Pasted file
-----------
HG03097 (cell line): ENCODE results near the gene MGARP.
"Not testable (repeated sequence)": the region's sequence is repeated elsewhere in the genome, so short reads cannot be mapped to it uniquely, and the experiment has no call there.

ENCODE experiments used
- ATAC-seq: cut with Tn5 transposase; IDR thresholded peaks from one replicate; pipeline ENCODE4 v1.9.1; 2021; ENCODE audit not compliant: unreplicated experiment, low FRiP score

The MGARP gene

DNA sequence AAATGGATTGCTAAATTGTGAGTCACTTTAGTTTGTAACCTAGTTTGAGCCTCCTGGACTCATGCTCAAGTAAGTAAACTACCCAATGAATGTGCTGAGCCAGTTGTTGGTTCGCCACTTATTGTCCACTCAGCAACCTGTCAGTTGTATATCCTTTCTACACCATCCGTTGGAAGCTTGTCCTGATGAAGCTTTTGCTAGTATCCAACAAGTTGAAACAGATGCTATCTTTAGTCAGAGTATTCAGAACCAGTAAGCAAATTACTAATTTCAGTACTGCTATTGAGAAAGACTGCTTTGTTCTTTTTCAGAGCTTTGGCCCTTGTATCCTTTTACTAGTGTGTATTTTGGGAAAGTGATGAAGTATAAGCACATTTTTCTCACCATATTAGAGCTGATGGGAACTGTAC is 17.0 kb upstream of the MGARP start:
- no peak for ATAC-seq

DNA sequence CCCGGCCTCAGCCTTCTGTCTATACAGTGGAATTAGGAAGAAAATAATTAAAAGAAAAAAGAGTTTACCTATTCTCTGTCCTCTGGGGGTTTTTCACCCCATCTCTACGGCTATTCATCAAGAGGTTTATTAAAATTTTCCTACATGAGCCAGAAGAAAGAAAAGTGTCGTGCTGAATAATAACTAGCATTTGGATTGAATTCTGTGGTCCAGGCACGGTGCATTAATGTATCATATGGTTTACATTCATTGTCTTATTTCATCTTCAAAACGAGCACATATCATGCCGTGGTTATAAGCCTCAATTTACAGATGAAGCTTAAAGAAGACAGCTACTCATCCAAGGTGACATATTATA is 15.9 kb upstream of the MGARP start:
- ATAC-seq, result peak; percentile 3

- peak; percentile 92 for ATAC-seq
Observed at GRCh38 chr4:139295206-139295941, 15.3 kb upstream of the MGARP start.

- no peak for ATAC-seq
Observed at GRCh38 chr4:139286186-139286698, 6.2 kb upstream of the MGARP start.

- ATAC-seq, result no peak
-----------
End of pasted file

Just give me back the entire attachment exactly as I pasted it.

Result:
HG03097 (cell line): ENCODE results near the gene MGARP.
"Not testable (repeated sequence)": the region's sequence is repeated elsewhere in the genome, so short reads cannot be mapped to it uniquely, and the experiment has no call there.

ENCODE experiments used
- ATAC-seq: cut with Tn5 transposase; IDR thresholded peaks from one replicate; pipeline ENCODE4 v1.9.1; 2021; ENCODE audit not compliant: unreplicated experiment, low FRiP score

The MGARP gene

DNA sequence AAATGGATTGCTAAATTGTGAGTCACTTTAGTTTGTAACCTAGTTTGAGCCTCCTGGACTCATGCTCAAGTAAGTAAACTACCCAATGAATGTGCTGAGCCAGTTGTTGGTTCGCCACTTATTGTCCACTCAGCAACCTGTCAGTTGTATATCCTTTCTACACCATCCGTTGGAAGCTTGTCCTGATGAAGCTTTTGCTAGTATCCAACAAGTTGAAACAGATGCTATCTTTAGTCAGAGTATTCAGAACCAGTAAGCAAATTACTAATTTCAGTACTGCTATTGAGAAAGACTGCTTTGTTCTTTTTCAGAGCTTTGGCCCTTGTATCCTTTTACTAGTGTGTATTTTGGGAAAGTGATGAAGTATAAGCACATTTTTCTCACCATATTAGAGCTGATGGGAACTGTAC is 17.0 kb upstream of the MGARP start:
- no peak for ATAC-seq

DNA sequence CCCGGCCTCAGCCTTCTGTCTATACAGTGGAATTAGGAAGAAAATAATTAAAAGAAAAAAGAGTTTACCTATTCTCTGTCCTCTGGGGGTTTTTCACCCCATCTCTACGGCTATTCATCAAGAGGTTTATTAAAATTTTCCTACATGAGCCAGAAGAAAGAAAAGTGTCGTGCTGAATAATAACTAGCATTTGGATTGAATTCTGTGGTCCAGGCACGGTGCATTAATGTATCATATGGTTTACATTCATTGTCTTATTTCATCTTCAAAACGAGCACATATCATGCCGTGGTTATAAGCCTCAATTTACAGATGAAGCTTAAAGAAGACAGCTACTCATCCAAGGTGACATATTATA is 15.9 kb upstream of the MGARP start:
- ATAC-seq, result peak; percentile 3

- peak; percentile 92 for ATAC-seq
Observed at GRCh38 chr4:139295206-139295941, 15.3 kb upstream of the MGARP start.

- no peak for ATAC-seq
Observed at GRCh38 chr4:139286186-139286698, 6.2 kb upstream of the MGARP start.

- ATAC-seq, result no peak